by Joshua Wainwright, from Sheila Connolly's Murder at the Mansion, the first of the new Victorian Village Mysteries
I’ve been living in Asheboro, Maryland for nearly a year now, but I’m not really part of the town. I landed here after my divorce became final and the house was sold, because Asheboro was looking for a caretaker for a property it owned, out in the country. No pay, but free lodging, and all I had to do was make sure that the house—really a mansion—remained in good repair and wasn’t bothered by vandals or thieves. Both were easy tasks.
From my perspective it was ideal: I’m a college professor specializing in industrial history of the nineteenth century, and I was working on a book, or maybe it would turn out to be a few long articles in journals, and all I wanted was peace and quiet and a decent Internet connection.
That worked out quite well—until Katherine Hamilton arrived in town. As I said, I haven’t been involved in town matters, so I was shocked to learn that the town was nearing bankruptcy and had called on Katherine—Kate—who had grown up in Asheboro, to help devise a plan to rescue the town and increase its appeal as a tourist destination, with the mansion I was babysitting as one of the prime attractions.
I still might have been able to keep out of it all, but then there was that problem of the body on the front steps. No one blamed me, but I was forced to get involved in determining who had killed the woman. Which Kate and I, working together, succeeded in doing. Along the way we discovered in the attic of the mansion a wonderful collection of letters to and from the last owner of the property, who died a century ago. That’s every historian’s dream—a treasure trove of original sources. What’s more, since the man had been a prosperous factory owner in the town, the material we found fit neatly into my own research, and I found myself drawn into the puzzle.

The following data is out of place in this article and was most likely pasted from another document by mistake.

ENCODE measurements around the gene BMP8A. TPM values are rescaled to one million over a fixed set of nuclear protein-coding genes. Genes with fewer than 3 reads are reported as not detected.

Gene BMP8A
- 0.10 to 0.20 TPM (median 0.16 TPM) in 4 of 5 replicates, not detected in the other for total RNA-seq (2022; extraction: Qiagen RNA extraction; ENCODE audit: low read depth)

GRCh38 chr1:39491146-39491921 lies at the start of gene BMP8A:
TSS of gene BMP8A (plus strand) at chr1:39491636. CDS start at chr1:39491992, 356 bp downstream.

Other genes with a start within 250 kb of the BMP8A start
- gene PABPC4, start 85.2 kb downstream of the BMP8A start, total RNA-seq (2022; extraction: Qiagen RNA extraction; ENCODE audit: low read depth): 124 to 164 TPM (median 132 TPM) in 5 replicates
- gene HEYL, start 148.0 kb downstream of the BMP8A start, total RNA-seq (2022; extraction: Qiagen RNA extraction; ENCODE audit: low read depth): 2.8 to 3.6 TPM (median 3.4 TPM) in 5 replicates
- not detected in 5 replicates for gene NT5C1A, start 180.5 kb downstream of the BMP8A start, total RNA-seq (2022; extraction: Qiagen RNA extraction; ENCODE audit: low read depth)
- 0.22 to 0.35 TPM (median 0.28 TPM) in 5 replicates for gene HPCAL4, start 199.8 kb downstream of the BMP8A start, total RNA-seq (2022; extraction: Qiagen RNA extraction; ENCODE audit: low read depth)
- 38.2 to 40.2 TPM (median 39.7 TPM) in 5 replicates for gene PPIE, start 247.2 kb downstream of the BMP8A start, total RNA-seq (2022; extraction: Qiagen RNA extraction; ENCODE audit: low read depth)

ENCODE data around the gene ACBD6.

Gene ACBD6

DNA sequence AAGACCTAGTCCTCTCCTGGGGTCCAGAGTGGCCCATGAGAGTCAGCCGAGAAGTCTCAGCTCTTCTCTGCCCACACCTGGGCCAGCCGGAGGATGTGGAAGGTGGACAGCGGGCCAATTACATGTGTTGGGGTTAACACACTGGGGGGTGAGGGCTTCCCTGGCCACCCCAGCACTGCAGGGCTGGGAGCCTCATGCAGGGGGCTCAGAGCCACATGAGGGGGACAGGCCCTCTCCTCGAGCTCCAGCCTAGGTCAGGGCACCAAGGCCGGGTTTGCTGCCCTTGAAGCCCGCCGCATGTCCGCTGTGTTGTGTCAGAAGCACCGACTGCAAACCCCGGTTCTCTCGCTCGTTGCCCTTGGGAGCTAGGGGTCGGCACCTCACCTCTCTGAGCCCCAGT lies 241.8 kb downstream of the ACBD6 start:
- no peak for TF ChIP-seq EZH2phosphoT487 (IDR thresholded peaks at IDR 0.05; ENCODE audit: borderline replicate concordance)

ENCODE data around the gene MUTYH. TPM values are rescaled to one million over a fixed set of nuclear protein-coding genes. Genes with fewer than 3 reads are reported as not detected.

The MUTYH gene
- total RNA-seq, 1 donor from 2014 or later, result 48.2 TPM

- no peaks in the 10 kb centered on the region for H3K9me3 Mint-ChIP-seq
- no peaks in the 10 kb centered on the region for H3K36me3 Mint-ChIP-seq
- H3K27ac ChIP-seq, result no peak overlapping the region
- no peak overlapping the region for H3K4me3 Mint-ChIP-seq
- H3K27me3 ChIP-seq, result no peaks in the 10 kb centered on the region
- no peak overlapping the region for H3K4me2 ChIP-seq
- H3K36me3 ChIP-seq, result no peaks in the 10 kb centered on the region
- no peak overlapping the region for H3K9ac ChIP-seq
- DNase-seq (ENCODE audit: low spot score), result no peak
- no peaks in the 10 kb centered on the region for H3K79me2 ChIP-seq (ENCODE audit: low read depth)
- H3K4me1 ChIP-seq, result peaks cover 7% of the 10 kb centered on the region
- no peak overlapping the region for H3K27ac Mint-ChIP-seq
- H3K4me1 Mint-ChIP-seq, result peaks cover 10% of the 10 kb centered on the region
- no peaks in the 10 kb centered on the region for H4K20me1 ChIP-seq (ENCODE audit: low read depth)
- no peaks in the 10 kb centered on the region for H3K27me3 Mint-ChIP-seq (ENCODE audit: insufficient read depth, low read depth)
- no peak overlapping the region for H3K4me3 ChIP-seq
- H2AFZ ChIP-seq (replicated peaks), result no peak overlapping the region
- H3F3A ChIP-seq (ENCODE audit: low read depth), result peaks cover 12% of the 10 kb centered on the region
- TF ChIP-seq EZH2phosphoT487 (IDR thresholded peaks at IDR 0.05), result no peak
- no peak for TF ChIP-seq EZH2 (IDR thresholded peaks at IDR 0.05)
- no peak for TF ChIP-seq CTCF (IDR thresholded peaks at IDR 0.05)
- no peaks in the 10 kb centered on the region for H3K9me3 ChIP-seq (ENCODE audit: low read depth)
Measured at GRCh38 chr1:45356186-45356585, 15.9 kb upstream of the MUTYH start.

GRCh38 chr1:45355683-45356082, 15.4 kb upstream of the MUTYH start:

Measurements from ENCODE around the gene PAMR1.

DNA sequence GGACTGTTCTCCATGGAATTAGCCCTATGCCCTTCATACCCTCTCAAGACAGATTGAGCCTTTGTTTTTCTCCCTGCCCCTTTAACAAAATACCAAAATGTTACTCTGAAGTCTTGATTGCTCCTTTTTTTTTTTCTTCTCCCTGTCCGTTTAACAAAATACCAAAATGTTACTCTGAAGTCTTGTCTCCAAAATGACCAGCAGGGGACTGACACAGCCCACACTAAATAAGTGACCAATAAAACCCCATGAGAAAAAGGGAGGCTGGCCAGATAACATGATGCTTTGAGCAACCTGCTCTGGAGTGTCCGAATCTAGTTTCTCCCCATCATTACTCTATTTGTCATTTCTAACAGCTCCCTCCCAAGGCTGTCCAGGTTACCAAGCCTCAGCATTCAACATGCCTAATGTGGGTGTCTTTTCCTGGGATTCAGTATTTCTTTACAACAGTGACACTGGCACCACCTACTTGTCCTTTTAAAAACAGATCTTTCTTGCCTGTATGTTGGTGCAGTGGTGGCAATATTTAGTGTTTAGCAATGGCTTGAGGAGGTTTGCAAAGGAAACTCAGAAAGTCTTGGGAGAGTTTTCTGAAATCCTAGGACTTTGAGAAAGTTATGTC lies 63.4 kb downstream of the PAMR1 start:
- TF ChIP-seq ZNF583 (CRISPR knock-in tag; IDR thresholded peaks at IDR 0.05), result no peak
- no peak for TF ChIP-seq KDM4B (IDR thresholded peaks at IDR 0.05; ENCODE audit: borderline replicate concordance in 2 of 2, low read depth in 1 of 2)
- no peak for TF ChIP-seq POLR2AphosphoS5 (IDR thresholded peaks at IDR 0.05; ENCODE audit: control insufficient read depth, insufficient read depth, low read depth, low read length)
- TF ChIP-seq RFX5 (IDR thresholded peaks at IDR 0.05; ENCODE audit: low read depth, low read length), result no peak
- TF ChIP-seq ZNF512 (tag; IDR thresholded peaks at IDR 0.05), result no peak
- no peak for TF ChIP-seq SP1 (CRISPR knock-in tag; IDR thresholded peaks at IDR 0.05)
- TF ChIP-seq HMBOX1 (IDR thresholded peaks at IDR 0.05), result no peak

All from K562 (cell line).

My sabbatical will be ending at the end of the summer, but I’m guessing that I’ll be returning to Asheboro in the future, because we’ve barely dipped into the collection in the attic. I’ll also admit that I’m intrigued by Kate’s plans, and I want to see if she succeeds in saving the town. She’s an interesting woman, and I’d like to keep in touch with her. I have the feeling that there's a lot more to be discovered in Asheboro.
Murder at the Mansion will be released on June 26th by Minotaur Books
For more details see www.sheilaconnolly.com